The real estate sector
The real estate sector is one of the most followed sectors by the U.S. investing community, especially after the housing bubble of 2008–2009, which took the U.S. economy into the Great Recession. So far, the U.S. economy is still on its path to recovering completely from its 2009 lows.
This week has seen the release of two key economic indicators from the real estate sector.
Pending Home Sales Index
The Pending Home Sales Index is released monthly by the National Association of Realtors as a leading indicator of housing activity. Specifically, it’s a leading indicator of existing home sales, not new home sales. A pending sale is one in which a contract was signed, but hasn’t closed yet. It usually takes four to six weeks to close a contracted sale.
The reading for the month May released on Monday, June 30, with consensus estimates at a 1% month-over-month (MoM) increase in May, considering the subdued 0.4% in the month of April. However, the sector got a big boost with the May reading reflecting a 6.1% MoM increase in pending home sales. Although a part of this jump in numbers could be attributed to the base effect—the April reading being quite low—the numbers do offer a positive indication for final sales of existing homes.
To learn more details about it, read Pending home sales rose but still let down builders like Ryland.
The construction spending indicator is released monthly by the Census Bureau, U.S. Department of Commerce. Construction spending is defined as the dollar value of new construction activity on residential, non-residential, and public projects.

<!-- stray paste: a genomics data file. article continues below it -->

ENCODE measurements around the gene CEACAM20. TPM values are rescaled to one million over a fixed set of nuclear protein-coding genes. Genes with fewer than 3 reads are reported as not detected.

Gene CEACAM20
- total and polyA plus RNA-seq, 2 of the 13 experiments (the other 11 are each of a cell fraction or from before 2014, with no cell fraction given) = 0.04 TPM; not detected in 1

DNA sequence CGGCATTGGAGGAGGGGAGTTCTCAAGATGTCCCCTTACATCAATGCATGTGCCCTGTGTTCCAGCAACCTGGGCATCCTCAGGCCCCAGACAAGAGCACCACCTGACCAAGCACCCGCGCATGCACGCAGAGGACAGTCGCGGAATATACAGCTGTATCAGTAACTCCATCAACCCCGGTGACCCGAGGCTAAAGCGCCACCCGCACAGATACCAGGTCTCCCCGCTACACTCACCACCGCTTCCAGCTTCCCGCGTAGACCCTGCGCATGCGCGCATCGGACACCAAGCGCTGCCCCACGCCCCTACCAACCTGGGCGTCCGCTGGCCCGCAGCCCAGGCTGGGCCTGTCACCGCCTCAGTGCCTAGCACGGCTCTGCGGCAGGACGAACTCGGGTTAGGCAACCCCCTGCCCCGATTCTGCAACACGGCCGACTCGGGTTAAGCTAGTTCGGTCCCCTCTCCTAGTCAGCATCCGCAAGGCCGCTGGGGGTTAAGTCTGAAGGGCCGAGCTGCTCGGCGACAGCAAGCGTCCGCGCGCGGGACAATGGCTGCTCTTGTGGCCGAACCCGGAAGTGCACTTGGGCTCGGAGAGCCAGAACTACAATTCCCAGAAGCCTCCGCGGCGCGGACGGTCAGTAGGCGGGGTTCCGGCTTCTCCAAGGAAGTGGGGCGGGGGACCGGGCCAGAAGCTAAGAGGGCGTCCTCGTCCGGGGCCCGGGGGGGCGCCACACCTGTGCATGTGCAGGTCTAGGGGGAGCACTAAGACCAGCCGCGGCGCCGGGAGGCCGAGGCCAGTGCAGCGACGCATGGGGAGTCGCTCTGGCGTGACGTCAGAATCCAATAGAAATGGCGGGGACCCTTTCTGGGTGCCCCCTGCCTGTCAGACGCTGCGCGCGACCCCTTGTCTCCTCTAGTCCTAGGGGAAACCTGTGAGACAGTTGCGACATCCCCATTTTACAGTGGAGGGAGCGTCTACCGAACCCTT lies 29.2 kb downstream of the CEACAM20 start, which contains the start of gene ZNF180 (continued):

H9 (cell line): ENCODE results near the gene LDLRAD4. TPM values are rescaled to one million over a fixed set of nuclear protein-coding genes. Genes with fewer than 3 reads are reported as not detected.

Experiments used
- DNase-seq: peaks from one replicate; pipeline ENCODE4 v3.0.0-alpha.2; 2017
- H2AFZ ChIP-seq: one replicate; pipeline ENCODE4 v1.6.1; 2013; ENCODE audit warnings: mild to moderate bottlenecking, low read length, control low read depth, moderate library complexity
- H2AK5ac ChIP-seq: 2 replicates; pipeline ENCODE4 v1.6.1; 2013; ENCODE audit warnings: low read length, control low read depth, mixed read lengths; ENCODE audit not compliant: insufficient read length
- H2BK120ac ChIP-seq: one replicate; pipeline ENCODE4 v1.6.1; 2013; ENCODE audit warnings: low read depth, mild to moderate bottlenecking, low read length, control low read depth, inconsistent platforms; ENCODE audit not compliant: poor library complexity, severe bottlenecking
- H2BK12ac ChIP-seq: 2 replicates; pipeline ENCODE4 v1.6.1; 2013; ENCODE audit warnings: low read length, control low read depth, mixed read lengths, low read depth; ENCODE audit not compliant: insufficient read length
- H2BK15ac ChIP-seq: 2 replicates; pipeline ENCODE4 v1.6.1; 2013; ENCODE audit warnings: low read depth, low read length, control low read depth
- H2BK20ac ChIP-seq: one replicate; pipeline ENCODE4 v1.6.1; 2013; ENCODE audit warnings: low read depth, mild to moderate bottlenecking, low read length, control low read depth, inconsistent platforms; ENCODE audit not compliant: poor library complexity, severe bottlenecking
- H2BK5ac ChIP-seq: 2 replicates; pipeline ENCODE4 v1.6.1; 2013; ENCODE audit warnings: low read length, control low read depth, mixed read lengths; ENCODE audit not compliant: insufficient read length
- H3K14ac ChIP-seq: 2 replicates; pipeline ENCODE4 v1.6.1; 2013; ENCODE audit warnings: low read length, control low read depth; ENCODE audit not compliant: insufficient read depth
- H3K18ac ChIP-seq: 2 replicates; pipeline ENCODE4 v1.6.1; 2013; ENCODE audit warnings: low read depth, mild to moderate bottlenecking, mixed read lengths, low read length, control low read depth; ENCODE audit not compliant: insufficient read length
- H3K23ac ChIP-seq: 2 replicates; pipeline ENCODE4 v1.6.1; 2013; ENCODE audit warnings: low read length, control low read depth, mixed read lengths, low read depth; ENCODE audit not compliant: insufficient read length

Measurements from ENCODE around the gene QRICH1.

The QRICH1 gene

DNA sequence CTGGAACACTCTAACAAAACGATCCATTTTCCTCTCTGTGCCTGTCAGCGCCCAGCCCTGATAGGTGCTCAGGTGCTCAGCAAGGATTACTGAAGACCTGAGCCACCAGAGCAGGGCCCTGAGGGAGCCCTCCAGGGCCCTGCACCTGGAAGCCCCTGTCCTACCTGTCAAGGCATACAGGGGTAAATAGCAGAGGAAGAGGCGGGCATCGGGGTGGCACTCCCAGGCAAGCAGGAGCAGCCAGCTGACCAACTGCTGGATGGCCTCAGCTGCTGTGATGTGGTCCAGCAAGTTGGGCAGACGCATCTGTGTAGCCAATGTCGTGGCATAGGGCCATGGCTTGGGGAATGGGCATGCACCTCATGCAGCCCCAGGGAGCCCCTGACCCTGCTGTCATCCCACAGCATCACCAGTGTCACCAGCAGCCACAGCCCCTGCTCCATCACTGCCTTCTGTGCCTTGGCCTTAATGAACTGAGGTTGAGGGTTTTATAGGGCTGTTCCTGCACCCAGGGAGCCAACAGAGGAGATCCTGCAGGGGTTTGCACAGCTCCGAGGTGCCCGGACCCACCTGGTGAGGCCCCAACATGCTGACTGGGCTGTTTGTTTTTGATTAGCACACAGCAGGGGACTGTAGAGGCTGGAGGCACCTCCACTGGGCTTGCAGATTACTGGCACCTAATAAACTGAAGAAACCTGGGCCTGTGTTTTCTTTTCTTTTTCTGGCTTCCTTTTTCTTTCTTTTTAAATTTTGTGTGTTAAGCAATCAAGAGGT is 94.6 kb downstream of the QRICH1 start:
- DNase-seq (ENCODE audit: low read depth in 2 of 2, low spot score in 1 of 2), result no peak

The data for May released on Tuesday, July 1 falling short of market expectations which stood at a 0.5%. Gains in construction spending remained subdued in May at 0.1% compared to an 0.8% gain (revised from 0.2%) in April. Overall, construction spending averaged over the last two months is on a moderate uptrend. April’s upward revision points to improvement in the construction components of second quarter gross domestic product (or GDP).
To understand the importance of this indicator, read Why construction spending is such a big driver in the US.
These indicators provide a gauge of not only the demand for housing, but also the economic momentum. Businesses only put money into the construction of new factories or offices when they’re confident that demand is strong enough to justify the expansion. The same goes for individuals making the investment in a home.
Popular real estate exchange-traded funds (or ETFs) like the Vanguard REIT ETF (VNQ) with holdings in Simon Property Group Inc. (SPG) and Public Storage (PSA), the iShares Dow Jones U.S. Real Estate Index Fund (IYR), and the SPDR Dow Jones REIT ETF (RWR), reflect the performance of the housing and mortgage market in their returns.
Continue reading the next section in this series to learn about the consumer spending indicators that came out on Monday and Tuesday.
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